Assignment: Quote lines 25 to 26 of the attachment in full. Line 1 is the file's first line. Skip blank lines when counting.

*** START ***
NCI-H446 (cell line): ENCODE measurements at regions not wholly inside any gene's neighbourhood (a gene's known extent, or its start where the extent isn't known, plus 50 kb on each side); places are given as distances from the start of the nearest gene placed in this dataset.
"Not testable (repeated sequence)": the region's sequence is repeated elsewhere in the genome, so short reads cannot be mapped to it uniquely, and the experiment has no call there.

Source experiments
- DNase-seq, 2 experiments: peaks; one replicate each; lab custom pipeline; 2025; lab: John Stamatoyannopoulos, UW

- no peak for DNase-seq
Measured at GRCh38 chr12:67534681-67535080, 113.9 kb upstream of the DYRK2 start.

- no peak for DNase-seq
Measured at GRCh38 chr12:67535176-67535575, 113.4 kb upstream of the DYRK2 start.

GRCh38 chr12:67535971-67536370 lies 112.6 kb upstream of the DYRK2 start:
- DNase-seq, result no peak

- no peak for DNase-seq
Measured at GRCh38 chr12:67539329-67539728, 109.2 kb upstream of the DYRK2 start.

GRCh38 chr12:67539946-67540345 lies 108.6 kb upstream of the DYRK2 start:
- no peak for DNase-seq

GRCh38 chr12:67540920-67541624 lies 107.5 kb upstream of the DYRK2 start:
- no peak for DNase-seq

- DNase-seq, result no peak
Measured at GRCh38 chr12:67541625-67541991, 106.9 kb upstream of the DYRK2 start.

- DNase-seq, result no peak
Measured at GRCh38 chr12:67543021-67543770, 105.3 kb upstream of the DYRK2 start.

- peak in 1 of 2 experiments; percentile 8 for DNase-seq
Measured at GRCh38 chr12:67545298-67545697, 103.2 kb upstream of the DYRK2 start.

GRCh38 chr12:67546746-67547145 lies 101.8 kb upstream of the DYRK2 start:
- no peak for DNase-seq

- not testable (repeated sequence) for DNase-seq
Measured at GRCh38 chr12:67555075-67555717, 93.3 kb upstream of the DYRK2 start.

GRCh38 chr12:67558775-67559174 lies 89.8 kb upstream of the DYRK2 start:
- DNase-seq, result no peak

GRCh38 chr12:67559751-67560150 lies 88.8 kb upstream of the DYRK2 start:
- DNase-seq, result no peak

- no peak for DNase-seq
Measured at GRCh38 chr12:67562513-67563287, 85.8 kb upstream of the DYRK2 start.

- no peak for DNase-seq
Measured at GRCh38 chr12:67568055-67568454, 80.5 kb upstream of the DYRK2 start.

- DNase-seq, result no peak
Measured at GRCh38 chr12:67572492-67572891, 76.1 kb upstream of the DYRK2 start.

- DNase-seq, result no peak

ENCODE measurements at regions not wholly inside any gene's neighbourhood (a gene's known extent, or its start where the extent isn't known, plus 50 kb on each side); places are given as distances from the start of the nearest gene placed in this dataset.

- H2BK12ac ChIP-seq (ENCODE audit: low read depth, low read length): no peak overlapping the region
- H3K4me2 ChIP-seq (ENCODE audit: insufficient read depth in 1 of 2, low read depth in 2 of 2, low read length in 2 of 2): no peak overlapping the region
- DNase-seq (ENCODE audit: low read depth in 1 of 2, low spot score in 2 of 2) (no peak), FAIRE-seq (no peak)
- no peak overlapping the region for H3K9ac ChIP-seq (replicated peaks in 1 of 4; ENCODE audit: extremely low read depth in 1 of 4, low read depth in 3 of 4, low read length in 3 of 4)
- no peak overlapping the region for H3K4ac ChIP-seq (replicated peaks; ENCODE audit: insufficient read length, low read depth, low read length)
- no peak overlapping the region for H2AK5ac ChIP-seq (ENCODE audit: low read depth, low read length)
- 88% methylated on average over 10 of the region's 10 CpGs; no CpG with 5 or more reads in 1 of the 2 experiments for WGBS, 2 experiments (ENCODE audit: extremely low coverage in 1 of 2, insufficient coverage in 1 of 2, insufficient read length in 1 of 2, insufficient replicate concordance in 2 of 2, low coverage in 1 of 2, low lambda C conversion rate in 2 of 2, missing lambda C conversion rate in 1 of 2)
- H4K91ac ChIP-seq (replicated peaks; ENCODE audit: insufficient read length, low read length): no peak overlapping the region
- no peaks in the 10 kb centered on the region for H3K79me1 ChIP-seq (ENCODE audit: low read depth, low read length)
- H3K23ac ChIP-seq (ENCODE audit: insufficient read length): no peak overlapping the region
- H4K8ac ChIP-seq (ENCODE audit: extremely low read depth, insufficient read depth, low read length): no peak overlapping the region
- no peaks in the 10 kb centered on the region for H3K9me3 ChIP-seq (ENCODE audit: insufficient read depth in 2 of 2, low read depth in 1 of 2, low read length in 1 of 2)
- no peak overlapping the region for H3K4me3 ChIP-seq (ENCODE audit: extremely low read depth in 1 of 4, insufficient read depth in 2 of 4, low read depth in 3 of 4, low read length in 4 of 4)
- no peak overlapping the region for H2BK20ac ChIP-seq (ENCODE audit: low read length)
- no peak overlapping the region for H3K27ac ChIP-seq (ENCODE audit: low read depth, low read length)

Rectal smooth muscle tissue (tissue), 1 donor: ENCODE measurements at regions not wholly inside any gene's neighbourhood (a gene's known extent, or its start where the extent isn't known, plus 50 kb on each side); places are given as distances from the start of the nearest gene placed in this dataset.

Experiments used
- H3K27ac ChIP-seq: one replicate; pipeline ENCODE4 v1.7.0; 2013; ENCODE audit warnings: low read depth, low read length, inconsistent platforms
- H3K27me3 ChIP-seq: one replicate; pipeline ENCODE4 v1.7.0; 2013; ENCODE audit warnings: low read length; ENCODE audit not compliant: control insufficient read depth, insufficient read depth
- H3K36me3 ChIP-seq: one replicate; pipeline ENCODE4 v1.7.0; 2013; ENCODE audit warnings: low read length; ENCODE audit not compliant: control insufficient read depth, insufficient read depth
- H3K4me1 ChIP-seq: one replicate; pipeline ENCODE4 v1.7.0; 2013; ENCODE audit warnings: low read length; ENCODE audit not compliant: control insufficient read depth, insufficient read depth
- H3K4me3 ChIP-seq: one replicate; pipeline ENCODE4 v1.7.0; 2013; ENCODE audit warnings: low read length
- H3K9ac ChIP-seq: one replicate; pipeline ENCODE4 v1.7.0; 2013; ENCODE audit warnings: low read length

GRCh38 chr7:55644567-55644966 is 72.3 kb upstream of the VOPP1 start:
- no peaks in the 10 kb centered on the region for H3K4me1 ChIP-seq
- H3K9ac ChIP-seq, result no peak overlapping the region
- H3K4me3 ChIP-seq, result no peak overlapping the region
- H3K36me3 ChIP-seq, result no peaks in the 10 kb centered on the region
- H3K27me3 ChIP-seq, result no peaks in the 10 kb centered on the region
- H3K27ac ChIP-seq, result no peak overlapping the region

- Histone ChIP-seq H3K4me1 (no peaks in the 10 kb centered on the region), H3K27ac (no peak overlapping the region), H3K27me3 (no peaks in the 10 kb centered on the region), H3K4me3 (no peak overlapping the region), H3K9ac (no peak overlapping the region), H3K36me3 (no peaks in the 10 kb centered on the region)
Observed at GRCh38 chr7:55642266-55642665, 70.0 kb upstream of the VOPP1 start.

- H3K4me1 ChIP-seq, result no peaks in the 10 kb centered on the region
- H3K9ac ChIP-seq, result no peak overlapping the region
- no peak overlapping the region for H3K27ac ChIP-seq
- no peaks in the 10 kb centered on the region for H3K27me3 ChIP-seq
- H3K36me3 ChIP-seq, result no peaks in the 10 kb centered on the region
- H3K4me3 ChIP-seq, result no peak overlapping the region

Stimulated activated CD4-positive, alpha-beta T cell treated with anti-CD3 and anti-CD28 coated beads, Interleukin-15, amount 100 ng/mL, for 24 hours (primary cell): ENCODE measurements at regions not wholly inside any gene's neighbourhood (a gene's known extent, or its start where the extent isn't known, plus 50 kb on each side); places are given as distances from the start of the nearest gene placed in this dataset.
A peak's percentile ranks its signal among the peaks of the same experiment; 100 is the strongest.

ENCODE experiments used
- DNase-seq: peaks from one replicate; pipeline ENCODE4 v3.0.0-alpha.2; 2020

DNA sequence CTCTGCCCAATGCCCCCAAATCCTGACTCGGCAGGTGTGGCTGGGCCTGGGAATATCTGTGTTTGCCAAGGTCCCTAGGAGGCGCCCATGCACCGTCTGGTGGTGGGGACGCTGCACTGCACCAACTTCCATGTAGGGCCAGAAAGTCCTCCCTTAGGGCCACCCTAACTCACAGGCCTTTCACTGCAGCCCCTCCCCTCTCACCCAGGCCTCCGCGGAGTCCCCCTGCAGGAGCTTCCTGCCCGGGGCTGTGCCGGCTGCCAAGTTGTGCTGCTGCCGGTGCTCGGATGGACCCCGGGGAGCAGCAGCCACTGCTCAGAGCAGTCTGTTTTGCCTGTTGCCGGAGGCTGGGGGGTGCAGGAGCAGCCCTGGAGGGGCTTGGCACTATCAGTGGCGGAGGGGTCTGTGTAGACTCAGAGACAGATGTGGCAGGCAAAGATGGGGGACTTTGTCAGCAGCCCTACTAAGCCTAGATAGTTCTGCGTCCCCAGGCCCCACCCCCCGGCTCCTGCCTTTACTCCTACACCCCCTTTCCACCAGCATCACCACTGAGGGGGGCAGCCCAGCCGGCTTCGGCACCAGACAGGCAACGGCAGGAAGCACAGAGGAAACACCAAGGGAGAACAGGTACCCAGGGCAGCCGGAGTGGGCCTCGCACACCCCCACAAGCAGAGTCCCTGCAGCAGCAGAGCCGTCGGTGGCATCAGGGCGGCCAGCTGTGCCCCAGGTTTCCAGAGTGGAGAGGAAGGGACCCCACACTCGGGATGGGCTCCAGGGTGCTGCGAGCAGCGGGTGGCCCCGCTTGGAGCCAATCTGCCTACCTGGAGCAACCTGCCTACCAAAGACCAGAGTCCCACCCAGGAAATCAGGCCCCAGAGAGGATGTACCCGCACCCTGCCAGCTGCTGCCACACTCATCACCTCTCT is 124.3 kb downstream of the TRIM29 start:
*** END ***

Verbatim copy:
- not testable (repeated sequence) for DNase-seq
Measured at GRCh38 chr12:67555075-67555717, 93.3 kb upstream of the DYRK2 start.